c)
Interoperating with an SSHv1 protocol is not recommended and SSHv1 connection attempts should be
rejected.
d) References [SSH-ARCH], SSH-TRANS], [SSH-USERAUTH], [SSH-CONNECT].
Conclusions/Recommendations
IP Network Security protocols (IPsec, SSL/TLS or SSH) can be used to provide baseline infrastructure security between
machines communicating across the Itf-N. It is recommended to use these IP Network security protocols to provide
underlying security for the 3GPP OA&M network, with the choice of protocols and cryptographic dependant on
particular service provider and market requirements.
3GPP
Release 9
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3GPP TS 32.371 V9.0.0 (2009-12)
References
[TS 32.101]
[M.3016]
3GPP TS 32.101: "Telecommunication management; Principles and high level requirements".
ITU-T Recommendation M.3016 (1998): "TMN security overview".
[RFC2401]
IETF RFC 2401, "Security Architecture for the Internet Protocol", November 1998, S. Kent, R.
Atkinson;
http://www.ietf.org/rfc/rfc2401.txt?number=2401
3GPP TS 33.210, 3rd Generation Partnership Project; Technical Specification Group Services and
System Aspects; 3G Security; Network Domain Security; IP network layer security.
IETF RFC 2402, "Internet Protocol Authentication Header", November 1998, S. Kent, R. Atkinson;
http://www.ietf.org/rfc/rfc2402.txt?number=2402
IETF RFC 2403, " The Use of HMAC-MD5-96 within ESP and AH,”
http://www.ietf.org/rfc/rfc2403.txt?number=2403
[NDS/IP]
[RFC 2402]
[RFC 2403]
[RFC 2404]
[RFC 2405]
[RFC 2406]
[RFC 2407]
[RFC 2408]
[RFC 2409]
[RFC 2410]
[RFC 2411]
[RFC 2412]
[RFC 3602]
[RFC 2451]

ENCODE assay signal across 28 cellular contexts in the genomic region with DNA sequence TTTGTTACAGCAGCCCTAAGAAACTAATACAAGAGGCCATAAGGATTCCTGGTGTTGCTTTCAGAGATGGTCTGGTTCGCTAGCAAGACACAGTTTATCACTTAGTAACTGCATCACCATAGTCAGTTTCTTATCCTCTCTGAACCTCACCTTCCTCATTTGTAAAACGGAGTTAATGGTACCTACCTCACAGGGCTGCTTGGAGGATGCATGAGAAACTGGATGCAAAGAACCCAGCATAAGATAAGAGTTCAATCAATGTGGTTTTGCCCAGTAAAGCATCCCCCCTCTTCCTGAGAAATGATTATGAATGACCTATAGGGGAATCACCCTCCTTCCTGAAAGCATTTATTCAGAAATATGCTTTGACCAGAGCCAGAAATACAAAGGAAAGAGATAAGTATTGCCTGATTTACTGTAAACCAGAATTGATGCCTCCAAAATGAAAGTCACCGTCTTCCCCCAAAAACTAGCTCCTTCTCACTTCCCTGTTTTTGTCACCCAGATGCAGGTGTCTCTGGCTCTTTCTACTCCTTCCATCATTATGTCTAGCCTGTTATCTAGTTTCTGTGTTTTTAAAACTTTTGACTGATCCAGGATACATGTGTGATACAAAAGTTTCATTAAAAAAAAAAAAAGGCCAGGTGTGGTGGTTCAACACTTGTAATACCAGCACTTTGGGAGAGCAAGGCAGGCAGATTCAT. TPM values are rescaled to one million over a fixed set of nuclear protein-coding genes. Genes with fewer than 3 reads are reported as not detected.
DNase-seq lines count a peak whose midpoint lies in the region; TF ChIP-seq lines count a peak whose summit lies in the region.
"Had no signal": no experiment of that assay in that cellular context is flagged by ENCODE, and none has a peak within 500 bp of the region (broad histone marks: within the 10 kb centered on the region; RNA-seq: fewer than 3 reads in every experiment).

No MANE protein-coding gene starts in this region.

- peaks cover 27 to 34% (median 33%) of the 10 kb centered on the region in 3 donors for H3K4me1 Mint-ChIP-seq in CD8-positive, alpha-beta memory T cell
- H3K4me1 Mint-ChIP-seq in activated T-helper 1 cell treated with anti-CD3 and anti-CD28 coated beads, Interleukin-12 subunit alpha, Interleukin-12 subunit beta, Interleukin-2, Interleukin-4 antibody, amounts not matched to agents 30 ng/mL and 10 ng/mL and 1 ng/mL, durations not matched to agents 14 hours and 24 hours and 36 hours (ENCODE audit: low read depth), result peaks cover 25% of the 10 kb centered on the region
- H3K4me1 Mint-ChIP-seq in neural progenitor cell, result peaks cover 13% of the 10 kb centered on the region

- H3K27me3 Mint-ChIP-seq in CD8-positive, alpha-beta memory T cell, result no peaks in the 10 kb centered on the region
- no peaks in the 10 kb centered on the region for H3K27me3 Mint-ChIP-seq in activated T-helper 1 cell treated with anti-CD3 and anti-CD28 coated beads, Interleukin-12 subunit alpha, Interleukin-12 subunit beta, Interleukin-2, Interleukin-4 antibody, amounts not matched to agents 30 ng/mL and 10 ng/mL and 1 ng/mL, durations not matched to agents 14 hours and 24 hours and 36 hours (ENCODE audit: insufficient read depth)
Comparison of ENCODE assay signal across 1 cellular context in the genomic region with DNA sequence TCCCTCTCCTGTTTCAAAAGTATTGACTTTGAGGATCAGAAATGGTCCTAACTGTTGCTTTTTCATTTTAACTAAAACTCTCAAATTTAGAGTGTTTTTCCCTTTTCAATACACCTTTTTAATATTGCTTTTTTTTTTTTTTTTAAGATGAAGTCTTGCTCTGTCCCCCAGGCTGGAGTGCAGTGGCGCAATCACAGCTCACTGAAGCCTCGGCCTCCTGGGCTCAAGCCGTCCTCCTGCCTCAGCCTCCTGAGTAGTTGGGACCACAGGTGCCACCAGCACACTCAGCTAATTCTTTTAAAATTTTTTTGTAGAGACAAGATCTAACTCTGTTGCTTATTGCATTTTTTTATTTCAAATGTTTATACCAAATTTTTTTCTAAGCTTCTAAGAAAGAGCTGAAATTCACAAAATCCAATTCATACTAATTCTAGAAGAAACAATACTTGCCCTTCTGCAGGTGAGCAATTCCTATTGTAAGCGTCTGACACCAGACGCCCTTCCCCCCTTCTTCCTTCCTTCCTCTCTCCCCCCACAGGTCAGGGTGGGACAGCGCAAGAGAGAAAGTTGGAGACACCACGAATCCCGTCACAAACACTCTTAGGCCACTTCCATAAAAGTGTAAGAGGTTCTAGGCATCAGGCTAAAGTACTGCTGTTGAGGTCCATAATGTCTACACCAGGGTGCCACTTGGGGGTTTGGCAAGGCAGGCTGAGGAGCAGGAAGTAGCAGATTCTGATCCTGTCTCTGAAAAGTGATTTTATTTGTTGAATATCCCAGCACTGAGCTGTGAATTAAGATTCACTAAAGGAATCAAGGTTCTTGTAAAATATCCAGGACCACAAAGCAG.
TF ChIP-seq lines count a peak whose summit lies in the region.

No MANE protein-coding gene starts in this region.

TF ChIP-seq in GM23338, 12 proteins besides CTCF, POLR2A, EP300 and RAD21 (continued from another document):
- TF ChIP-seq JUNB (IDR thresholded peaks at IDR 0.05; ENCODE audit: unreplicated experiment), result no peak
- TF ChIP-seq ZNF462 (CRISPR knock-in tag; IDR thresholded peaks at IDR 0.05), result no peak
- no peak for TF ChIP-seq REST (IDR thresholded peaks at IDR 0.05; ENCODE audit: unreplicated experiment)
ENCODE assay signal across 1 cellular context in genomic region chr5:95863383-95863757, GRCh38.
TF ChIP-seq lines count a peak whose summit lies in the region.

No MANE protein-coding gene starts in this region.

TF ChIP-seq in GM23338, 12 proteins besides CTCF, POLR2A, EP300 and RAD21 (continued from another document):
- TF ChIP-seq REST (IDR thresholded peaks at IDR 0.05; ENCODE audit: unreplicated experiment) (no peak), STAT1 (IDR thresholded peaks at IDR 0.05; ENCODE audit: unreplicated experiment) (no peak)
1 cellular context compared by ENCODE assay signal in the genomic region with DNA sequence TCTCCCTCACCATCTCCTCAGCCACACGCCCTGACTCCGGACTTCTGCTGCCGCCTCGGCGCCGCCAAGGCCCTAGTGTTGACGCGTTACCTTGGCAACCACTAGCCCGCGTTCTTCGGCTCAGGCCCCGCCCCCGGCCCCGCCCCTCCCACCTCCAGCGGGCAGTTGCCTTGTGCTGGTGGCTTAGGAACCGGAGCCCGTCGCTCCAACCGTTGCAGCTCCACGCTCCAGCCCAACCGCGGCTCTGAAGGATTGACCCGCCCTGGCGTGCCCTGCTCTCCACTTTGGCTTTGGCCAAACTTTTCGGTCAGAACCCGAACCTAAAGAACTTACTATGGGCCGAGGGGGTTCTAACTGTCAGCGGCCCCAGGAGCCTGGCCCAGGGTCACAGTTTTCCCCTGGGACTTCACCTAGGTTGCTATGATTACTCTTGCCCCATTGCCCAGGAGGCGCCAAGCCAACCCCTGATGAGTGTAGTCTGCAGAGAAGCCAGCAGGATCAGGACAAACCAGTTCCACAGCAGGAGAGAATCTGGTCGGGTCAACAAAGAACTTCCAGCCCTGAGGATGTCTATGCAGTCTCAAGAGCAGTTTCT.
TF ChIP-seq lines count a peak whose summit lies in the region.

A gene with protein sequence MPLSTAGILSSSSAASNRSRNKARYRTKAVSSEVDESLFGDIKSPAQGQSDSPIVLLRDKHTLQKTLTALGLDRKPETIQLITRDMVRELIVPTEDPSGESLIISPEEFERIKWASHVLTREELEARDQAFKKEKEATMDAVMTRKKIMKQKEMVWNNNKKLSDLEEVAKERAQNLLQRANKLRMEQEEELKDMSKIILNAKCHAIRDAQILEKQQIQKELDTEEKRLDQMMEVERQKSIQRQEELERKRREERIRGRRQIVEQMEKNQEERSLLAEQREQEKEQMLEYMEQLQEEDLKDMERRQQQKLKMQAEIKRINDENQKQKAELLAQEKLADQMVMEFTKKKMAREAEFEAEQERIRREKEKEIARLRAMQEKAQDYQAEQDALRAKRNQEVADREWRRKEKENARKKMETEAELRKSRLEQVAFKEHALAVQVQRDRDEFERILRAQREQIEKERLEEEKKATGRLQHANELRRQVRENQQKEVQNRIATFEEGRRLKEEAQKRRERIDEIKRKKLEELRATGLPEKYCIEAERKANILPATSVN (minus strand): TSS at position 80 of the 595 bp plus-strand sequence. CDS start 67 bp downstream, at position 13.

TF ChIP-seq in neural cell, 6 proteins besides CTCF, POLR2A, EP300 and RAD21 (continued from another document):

[RFC 2246]
[RFC 3546]
[SSL V3]
[SSH-ARCH]
[SSH-TRANS]
[SSHUSERAUTH]
[SSHCONNECT]
[FIPS-46-3]
[FIPS-197]
[FIPS-197]
[RFC 2437]
IETF RFC 2404, " The Use of HMAC-SHA-1-96 within ESP and AH,”
http://www.ietf.org/rfc/rfc2404.txt?number=2404
IETF RFC 2405, "The ESP DES CBC Cipher Algorithm with Explicit IV,”
http://www.ietf.org/rfc/rfc2405.txt?number=2405
IETF RFC 2406, "IP Encapsulating Security Payload (ESP),”
http://www.ietf.org/rfc/rfc2406.txt?number=2406
IETF RFC 2407, "The Internet IP Security Domain of Interpretation for ISAKMP,”
http://www.ietf.org/rfc/rfc2407.txt?number=2407
IETF RFC 2408, " Internet Security Association and Key Management Protocol,”
http://www.ietf.org/rfc/rfc2408.txt?number=2408
IETF RFC 2409, "Internet Key Exchange,” http://www.ietf.org/rfc/rfc2409.txt?number=2409
IETF RFC 2410, “The Null Encryption Algorithm and Its Use with IPsec,”
http://www.ietf.org/rfc/rfc2410.txt?number=2410
IETF RFC 2411, “IP Security Document Roadmap,”
http://www.ietf.org/rfc/rfc2411.txt?number=2411
IETF RFC 2412, “The OAKLEY Key Determination Protocol,”
http://www.ietf.org/rfc/rfc2412.txt?number=2412
IETF RFC 3602, “The AES-CBC Cipher Algorithm and Its Use with IPsec”
http://www.ietf.org/internet-drafts/draft-ietf-ipsec-ciph-aes-cbc-04.txt
The ESP CBC-Mode Cipher Algorithms
http://www.ietf.org/rfc/rfc2451.txt
IETF RFC 2236, “The TLS Protocol, Version 1.0”
ftp://ftp.rfc-editor.org/in-notes/rfc2246.txt
IETF RFC 3546, “Transport Layer Security (TLS) Extensions”
ftp://ftp.rfc-editor.org/in-notes/rfc3546.txt
Secure Socket Layer Version 3.0 Specification, Netscape Communications.